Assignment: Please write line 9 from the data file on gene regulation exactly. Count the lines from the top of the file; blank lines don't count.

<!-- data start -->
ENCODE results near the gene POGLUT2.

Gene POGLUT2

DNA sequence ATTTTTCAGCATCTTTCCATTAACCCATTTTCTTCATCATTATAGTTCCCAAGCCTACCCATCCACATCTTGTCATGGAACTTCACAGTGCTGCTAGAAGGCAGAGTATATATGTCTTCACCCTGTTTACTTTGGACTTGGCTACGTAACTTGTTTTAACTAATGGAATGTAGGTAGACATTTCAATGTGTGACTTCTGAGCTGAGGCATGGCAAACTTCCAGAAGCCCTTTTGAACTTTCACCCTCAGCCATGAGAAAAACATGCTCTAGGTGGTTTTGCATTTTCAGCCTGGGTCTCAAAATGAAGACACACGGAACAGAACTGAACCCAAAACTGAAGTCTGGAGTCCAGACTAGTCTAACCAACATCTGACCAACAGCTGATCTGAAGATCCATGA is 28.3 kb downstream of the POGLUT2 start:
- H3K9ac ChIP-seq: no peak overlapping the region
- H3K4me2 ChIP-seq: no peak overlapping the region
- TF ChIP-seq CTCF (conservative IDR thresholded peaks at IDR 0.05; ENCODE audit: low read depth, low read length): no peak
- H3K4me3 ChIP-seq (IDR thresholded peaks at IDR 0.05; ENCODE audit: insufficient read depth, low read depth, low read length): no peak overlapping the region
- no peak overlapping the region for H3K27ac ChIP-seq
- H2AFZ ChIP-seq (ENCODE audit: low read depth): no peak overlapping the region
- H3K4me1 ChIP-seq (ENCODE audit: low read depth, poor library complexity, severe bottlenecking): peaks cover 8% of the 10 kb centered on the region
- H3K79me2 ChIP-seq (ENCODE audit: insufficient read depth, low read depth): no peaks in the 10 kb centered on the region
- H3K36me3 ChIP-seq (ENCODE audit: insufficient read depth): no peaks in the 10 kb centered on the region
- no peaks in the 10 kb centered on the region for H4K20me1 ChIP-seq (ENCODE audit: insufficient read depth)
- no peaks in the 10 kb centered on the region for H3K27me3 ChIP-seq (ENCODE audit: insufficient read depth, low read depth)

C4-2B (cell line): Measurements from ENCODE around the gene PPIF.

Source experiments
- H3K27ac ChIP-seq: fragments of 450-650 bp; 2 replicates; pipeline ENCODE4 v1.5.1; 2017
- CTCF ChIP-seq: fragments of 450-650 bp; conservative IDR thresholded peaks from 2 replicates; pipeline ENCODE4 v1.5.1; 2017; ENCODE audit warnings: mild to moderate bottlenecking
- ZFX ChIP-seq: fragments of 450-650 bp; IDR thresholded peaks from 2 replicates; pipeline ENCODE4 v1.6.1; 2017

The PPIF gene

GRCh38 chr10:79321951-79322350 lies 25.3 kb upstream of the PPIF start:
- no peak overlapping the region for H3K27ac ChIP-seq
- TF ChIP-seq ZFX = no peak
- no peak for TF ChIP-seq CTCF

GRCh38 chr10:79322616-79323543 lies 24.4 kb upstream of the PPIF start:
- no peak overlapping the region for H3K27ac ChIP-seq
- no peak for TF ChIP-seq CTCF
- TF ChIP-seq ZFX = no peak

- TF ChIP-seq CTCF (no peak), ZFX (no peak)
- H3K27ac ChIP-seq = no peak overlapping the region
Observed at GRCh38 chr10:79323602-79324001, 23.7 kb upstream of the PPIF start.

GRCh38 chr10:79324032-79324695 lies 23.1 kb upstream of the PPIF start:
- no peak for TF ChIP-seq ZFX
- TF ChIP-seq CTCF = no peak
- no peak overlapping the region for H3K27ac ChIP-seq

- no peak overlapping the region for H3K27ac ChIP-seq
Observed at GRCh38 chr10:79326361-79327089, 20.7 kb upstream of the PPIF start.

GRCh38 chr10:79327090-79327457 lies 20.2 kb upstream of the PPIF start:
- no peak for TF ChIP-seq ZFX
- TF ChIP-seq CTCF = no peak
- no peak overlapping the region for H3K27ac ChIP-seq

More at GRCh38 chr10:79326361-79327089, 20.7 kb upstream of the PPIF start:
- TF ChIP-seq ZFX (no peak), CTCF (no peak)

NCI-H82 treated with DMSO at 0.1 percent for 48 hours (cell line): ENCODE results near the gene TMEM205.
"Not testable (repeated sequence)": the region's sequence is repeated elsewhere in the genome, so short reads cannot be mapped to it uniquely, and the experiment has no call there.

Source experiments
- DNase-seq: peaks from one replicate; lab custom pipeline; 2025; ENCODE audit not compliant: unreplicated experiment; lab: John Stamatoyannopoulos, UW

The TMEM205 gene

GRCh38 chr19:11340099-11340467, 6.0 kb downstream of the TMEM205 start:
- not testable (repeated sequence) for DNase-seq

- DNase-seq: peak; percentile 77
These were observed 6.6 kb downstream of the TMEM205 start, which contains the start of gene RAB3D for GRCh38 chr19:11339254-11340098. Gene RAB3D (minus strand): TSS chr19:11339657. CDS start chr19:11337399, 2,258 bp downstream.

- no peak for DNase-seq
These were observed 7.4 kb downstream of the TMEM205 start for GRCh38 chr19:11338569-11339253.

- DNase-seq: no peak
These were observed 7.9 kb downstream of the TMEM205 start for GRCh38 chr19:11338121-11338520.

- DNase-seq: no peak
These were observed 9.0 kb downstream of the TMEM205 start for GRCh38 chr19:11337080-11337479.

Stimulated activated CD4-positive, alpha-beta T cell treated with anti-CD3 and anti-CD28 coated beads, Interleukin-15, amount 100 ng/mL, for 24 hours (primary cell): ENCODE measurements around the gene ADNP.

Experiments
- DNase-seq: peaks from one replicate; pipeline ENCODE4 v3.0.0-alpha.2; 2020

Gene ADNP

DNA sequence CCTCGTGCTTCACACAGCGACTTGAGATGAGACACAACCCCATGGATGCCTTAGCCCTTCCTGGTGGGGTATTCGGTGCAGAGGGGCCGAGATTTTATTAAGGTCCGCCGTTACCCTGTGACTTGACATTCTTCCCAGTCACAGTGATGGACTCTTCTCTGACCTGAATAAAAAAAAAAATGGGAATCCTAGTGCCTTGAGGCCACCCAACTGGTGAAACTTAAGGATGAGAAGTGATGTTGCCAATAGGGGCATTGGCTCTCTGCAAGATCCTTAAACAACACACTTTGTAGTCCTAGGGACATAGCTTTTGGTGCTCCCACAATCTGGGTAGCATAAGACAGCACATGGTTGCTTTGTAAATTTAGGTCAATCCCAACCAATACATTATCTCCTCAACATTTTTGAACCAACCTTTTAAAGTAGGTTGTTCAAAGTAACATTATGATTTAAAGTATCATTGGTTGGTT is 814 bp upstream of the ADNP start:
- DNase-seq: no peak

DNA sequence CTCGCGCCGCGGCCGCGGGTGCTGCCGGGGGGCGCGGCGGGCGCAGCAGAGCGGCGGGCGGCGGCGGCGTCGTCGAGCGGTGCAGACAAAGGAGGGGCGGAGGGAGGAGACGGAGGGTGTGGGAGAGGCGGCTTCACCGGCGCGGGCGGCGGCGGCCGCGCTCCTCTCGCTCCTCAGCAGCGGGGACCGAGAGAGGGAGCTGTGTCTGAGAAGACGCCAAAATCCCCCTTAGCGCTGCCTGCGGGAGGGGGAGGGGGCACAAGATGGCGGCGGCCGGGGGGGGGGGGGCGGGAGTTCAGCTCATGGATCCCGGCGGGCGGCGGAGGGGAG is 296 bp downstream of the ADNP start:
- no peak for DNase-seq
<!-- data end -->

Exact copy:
- H2AFZ ChIP-seq (ENCODE audit: low read depth): no peak overlapping the region